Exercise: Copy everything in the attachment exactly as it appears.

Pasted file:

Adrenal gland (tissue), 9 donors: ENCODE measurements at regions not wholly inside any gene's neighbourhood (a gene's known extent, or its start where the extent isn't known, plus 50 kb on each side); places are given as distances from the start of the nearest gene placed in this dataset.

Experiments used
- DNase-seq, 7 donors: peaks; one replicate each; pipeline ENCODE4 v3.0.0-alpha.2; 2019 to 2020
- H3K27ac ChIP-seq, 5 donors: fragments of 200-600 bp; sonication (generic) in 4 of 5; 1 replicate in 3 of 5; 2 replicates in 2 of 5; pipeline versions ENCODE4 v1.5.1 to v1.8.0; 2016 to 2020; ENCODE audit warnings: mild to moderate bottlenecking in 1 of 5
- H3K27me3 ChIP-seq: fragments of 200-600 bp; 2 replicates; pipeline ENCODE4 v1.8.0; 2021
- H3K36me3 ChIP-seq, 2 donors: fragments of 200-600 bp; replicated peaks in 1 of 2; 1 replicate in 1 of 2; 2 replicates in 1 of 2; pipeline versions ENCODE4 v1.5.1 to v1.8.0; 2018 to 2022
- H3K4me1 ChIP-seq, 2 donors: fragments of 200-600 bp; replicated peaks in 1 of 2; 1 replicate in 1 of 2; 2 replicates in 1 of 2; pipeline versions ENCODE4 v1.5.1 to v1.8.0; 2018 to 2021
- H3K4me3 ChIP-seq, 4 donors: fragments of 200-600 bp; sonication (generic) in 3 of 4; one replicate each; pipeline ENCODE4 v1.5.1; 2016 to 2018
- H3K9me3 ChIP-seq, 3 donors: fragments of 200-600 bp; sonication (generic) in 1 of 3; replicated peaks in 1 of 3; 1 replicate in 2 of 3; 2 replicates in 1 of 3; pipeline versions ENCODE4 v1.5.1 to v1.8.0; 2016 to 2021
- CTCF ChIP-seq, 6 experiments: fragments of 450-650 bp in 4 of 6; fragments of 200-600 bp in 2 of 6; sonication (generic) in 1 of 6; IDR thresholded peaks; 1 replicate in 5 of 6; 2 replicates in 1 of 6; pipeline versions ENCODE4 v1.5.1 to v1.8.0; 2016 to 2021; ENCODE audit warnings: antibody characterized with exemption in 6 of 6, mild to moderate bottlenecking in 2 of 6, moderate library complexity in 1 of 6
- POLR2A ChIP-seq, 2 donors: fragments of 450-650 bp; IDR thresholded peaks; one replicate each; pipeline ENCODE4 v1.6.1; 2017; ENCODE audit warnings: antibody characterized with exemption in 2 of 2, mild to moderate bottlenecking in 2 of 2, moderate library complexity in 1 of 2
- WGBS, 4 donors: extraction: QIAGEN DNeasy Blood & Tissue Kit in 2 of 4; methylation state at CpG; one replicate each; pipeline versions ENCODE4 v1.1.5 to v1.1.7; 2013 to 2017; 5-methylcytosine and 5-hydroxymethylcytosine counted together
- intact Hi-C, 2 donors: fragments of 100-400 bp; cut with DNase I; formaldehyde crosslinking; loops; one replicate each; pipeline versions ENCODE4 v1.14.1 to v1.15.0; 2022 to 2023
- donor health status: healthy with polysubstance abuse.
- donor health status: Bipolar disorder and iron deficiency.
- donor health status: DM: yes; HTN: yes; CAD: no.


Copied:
Adrenal gland (tissue), 9 donors: ENCODE measurements at regions not wholly inside any gene's neighbourhood (a gene's known extent, or its start where the extent isn't known, plus 50 kb on each side); places are given as distances from the start of the nearest gene placed in this dataset.

Experiments used
- DNase-seq, 7 donors: peaks; one replicate each; pipeline ENCODE4 v3.0.0-alpha.2; 2019 to 2020
- H3K27ac ChIP-seq, 5 donors: fragments of 200-600 bp; sonication (generic) in 4 of 5; 1 replicate in 3 of 5; 2 replicates in 2 of 5; pipeline versions ENCODE4 v1.5.1 to v1.8.0; 2016 to 2020; ENCODE audit warnings: mild to moderate bottlenecking in 1 of 5
- H3K27me3 ChIP-seq: fragments of 200-600 bp; 2 replicates; pipeline ENCODE4 v1.8.0; 2021
- H3K36me3 ChIP-seq, 2 donors: fragments of 200-600 bp; replicated peaks in 1 of 2; 1 replicate in 1 of 2; 2 replicates in 1 of 2; pipeline versions ENCODE4 v1.5.1 to v1.8.0; 2018 to 2022
- H3K4me1 ChIP-seq, 2 donors: fragments of 200-600 bp; replicated peaks in 1 of 2; 1 replicate in 1 of 2; 2 replicates in 1 of 2; pipeline versions ENCODE4 v1.5.1 to v1.8.0; 2018 to 2021
- H3K4me3 ChIP-seq, 4 donors: fragments of 200-600 bp; sonication (generic) in 3 of 4; one replicate each; pipeline ENCODE4 v1.5.1; 2016 to 2018
- H3K9me3 ChIP-seq, 3 donors: fragments of 200-600 bp; sonication (generic) in 1 of 3; replicated peaks in 1 of 3; 1 replicate in 2 of 3; 2 replicates in 1 of 3; pipeline versions ENCODE4 v1.5.1 to v1.8.0; 2016 to 2021
- CTCF ChIP-seq, 6 experiments: fragments of 450-650 bp in 4 of 6; fragments of 200-600 bp in 2 of 6; sonication (generic) in 1 of 6; IDR thresholded peaks; 1 replicate in 5 of 6; 2 replicates in 1 of 6; pipeline versions ENCODE4 v1.5.1 to v1.8.0; 2016 to 2021; ENCODE audit warnings: antibody characterized with exemption in 6 of 6, mild to moderate bottlenecking in 2 of 6, moderate library complexity in 1 of 6
- POLR2A ChIP-seq, 2 donors: fragments of 450-650 bp; IDR thresholded peaks; one replicate each; pipeline ENCODE4 v1.6.1; 2017; ENCODE audit warnings: antibody characterized with exemption in 2 of 2, mild to moderate bottlenecking in 2 of 2, moderate library complexity in 1 of 2
- WGBS, 4 donors: extraction: QIAGEN DNeasy Blood & Tissue Kit in 2 of 4; methylation state at CpG; one replicate each; pipeline versions ENCODE4 v1.1.5 to v1.1.7; 2013 to 2017; 5-methylcytosine and 5-hydroxymethylcytosine counted together
- intact Hi-C, 2 donors: fragments of 100-400 bp; cut with DNase I; formaldehyde crosslinking; loops; one replicate each; pipeline versions ENCODE4 v1.14.1 to v1.15.0; 2022 to 2023
- donor health status: healthy with polysubstance abuse.
- donor health status: Bipolar disorder and iron deficiency.
- donor health status: DM: yes; HTN: yes; CAD: no.